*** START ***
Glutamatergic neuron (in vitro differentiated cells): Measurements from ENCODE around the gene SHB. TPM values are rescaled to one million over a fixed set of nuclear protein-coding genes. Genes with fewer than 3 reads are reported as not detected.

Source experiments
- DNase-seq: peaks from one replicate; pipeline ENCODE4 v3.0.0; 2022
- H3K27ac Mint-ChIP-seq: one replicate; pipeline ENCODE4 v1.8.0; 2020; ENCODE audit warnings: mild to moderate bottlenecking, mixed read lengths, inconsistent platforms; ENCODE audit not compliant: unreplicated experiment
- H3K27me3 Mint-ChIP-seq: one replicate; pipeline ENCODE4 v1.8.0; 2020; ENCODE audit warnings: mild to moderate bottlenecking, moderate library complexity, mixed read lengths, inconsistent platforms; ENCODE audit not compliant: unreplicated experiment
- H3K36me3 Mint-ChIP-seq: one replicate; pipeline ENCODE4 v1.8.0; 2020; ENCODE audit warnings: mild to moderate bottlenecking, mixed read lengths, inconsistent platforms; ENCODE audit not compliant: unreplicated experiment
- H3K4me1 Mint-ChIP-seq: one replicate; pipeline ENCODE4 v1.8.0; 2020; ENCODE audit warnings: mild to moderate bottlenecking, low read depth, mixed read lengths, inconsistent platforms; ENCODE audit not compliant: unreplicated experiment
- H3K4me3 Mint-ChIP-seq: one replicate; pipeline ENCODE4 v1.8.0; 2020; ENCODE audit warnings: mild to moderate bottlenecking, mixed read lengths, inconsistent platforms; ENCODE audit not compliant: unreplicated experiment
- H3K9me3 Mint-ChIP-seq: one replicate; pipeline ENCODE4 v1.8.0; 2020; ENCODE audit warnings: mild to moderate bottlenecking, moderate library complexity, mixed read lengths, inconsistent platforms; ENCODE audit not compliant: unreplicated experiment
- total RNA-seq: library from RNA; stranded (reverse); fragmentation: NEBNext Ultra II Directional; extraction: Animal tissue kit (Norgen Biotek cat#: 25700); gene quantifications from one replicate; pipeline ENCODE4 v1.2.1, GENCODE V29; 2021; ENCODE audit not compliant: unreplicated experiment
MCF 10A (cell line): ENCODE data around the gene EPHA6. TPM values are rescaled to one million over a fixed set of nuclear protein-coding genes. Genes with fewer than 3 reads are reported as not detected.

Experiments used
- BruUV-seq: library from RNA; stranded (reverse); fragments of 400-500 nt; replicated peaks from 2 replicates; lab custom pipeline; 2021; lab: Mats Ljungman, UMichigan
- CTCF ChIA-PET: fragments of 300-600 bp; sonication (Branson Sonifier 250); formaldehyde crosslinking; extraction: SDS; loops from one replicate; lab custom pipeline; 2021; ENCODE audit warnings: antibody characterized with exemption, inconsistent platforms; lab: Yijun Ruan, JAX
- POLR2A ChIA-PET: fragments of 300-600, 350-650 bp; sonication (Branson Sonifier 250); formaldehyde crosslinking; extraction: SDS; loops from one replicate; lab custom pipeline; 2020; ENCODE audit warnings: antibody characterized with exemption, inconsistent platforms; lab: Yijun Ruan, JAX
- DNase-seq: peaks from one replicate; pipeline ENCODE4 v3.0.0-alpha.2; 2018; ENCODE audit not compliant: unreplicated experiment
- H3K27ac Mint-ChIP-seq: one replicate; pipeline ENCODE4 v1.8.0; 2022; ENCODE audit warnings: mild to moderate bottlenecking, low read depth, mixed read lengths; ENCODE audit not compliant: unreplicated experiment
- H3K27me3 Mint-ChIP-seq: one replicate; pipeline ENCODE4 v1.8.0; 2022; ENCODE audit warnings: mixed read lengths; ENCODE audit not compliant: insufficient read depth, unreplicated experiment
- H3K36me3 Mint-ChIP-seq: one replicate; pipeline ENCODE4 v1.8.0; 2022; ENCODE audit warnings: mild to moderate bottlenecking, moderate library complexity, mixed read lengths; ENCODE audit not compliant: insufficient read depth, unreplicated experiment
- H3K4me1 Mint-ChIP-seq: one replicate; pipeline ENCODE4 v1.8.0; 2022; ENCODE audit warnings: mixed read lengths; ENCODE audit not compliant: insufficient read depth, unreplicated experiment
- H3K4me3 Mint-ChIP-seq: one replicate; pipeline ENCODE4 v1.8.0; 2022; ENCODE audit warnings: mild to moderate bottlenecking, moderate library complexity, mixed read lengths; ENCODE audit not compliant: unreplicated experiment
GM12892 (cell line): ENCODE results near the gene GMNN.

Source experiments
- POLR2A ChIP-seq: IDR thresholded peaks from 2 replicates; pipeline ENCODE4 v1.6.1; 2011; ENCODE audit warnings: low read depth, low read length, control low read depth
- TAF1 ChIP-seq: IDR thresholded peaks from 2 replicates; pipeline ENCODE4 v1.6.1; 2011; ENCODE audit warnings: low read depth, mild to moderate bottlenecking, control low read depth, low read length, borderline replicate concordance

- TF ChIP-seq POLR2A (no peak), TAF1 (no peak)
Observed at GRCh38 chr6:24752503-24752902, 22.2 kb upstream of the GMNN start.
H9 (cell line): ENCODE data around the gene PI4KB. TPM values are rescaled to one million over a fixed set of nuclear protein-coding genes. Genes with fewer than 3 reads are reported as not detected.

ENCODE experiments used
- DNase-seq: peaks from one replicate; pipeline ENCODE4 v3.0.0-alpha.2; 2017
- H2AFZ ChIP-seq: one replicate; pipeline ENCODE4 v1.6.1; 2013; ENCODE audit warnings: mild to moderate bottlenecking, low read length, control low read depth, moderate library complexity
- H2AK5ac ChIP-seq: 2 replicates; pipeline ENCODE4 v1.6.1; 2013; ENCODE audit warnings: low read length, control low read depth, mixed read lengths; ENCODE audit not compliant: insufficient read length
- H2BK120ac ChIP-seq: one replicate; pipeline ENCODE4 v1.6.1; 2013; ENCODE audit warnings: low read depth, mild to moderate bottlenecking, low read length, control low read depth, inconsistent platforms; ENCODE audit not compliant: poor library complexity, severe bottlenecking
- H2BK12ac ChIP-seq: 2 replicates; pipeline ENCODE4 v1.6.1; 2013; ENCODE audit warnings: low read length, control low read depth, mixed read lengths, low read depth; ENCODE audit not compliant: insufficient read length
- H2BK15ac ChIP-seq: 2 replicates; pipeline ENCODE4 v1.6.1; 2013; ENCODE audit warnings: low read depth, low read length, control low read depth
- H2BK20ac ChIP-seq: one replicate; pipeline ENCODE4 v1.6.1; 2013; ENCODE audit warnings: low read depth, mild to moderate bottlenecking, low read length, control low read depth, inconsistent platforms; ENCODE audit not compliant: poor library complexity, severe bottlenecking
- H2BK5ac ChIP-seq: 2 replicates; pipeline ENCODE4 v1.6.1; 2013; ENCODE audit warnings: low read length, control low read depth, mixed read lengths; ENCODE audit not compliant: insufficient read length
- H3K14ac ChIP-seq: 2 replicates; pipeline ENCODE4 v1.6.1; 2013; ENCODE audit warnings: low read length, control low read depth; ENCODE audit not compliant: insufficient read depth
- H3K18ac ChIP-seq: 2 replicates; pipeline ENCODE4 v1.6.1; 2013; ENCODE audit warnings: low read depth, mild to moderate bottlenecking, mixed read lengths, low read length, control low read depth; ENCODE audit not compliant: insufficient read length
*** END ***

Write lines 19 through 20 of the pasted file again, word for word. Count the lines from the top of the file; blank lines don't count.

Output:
- H3K36me3 Mint-ChIP-seq: one replicate; pipeline ENCODE4 v1.8.0; 2022; ENCODE audit warnings: mild to moderate bottlenecking, moderate library complexity, mixed read lengths; ENCODE audit not compliant: insufficient read depth, unreplicated experiment
- H3K4me1 Mint-ChIP-seq: one replicate; pipeline ENCODE4 v1.8.0; 2022; ENCODE audit warnings: mixed read lengths; ENCODE audit not compliant: insufficient read depth, unreplicated experiment